Design & DIY

Keep your outdoor gear out of sight with this DIY undercover shelf project

organizer shelf photo Photo by Liam Mogan

Without adequate storage solutions for outdoor gear, your calm cottage oasis can quickly look like a weekend garage sale. This easy-to-build shelving unit is customized to fit under an inexpensive barbecue cover. The incognito storage corrals clutter out of sight and out of the weather. Think of it as a mini shed that sits wherever you need more storage. The interior spaces can be modified for different contents — it works just as well for stashing tools near a work site as it does for shoes or water toys. I chose a 60″ grill cover and used its measurements to determine the size of the shelf parts. Look for a cover with simple angles to make construction easier and to ensure a good fit.

What you’ll need:


Western red cedar:
5 2×2 x 8′
8 1×4 x 8′


Long legs
4 11/2x 11/2x 44″

Short legs
4 11/2x 11/2x 30″

Shelf supports
10 11/2x 11/2x 15″

Long shelf slats
8 11/2x 31/2” x 57″

Top shelf slats
4 11/2x 31/2x 261/2

Adj. shelf slats
4 11/2x 31/2x 17

Adj. shelf cleats
2 11/2x 31/2x 14¾

80 11/2coated deck screws
20 3″ coated deck screws
4 11/2wood dowels
16 1¾galvanized finishing nails

1. Cut all the legs and shelf supports to length. Round over the top of each leg to prevent snagging on the cover by using your saw to cut each edge on a 45-degree angle — or just sand the edges with some 80-grit sandpaper. Build the four ladder structures that support the shelves by connecting the shelf supports to the legs using construction adhesive and one 3″ deck screw at each intersection.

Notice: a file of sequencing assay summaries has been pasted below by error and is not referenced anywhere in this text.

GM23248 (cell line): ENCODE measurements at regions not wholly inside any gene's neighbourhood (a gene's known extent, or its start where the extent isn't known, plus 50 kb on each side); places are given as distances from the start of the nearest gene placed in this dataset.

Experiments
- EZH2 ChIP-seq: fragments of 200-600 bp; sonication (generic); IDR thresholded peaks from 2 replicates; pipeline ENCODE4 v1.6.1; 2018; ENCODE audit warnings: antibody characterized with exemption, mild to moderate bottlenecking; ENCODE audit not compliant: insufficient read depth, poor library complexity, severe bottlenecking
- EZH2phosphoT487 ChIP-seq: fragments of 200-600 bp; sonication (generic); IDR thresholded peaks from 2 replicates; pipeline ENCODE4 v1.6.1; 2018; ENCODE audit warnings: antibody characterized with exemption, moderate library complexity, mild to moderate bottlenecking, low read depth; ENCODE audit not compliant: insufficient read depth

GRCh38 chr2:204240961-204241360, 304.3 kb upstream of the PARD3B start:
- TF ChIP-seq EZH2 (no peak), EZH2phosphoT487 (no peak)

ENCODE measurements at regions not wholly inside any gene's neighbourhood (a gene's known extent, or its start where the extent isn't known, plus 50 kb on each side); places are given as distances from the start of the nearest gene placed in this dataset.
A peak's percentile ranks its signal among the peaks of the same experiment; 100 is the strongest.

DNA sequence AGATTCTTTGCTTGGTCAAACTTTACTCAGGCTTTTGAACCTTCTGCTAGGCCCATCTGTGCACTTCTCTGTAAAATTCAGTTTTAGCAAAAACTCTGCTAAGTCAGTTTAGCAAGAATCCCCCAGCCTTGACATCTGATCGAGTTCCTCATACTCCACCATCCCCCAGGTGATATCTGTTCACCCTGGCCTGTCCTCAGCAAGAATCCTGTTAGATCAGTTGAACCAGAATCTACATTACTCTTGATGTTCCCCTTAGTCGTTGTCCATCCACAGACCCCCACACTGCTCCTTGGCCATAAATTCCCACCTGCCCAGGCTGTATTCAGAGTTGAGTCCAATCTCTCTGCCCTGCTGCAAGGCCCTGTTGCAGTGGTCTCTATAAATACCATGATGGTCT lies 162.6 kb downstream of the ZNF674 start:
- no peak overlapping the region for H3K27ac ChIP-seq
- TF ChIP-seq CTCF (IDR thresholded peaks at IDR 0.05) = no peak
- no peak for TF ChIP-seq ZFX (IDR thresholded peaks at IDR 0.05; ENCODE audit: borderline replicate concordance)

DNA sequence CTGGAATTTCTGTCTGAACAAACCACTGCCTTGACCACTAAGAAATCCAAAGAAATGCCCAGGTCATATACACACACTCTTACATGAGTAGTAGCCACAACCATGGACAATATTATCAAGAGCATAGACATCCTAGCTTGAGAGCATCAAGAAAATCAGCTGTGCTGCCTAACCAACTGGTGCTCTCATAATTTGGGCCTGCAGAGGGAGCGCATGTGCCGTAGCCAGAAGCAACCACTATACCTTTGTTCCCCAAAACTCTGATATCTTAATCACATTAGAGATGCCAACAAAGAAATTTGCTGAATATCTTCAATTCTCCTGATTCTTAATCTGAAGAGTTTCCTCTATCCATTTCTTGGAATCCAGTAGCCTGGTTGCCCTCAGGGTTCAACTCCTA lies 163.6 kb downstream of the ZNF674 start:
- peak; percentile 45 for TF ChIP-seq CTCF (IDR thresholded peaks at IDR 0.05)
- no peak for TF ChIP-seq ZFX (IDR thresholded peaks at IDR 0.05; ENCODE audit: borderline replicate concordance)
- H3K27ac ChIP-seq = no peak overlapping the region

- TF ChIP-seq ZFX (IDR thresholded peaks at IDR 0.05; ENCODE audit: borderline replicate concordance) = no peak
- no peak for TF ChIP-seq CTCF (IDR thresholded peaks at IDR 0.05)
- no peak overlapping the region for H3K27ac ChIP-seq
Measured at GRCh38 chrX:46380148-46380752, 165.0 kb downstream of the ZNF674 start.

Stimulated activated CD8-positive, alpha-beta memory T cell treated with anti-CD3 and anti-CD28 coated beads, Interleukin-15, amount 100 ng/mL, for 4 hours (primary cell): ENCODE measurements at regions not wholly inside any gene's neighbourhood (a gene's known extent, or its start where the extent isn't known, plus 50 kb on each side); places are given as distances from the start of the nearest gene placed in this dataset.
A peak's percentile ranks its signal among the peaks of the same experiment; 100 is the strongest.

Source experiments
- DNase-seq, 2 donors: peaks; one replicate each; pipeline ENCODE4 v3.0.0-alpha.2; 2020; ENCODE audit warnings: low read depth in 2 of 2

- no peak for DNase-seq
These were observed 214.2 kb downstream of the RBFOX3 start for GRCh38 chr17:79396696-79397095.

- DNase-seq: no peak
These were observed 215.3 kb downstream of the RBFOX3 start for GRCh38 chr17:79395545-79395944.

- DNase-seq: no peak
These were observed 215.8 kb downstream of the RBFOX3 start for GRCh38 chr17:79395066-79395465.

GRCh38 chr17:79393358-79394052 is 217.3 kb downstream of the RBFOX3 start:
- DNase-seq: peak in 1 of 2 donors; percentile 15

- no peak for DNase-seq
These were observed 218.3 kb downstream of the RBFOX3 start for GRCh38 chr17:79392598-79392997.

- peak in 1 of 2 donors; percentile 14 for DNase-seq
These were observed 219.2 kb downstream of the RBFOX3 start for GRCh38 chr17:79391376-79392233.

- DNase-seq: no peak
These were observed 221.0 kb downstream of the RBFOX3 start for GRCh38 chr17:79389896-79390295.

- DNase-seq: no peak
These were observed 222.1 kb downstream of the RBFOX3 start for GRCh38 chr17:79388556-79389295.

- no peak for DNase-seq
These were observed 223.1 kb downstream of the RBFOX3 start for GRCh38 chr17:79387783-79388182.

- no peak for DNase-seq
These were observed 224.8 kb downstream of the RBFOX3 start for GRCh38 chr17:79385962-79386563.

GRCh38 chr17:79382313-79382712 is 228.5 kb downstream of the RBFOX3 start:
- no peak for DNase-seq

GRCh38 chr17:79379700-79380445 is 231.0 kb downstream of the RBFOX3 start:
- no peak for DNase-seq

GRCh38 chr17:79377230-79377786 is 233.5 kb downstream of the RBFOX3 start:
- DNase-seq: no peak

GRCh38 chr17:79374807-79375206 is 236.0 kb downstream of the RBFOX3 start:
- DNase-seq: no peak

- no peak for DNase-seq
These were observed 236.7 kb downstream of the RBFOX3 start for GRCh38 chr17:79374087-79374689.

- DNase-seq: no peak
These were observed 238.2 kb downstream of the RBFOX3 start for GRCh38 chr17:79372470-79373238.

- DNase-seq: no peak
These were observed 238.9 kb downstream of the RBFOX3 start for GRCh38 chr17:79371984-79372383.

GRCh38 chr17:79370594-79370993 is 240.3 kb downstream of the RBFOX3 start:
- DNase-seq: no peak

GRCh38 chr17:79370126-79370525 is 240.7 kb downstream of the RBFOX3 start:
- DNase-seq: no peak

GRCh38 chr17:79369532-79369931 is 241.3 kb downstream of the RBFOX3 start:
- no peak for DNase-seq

2. Cut all the shelf slats to length. Attach the ends of one long shelf slat to the top of the two short ladder structures to make a “table” with a narrow surface. Use glue and two 11/2” screws on the ends of the long shelf slat, and drill a pilot hole first to prevent the slat from splitting, especially at the ends.

3. Thread the legs of each end of your “table” through the upper portion of the two tall ladder structures (you might have to angle them). Position these tall supports the proper distance apart in the middle, and attach with glue and screws. Complete the three fixed shelves by filling in the rest of the slats, spaced evenly.

4. Customize your unit by adding some adjustable shelves. I opted for one smaller shelf, but you could add more, or a single plank that spans the width of the unit. To build the additional shelves, cut the slats and cleats to length, then assemble with glue and 1¼” galvanized nails. Regular shelf pins are a bit wimpy for this project. Instead, opt for short lengths of ⅜”-dia. dowels inserted into matching holes. Bore additional holes as needed to rearrange the shelves.

Handy with a sewing machine? Take this project to the next level by adding a roll-up zippered door with corrosion-resistant marine-grade zippers to your store-bought cover.

illustration of shelf project
Illustration by Jacques Perrault


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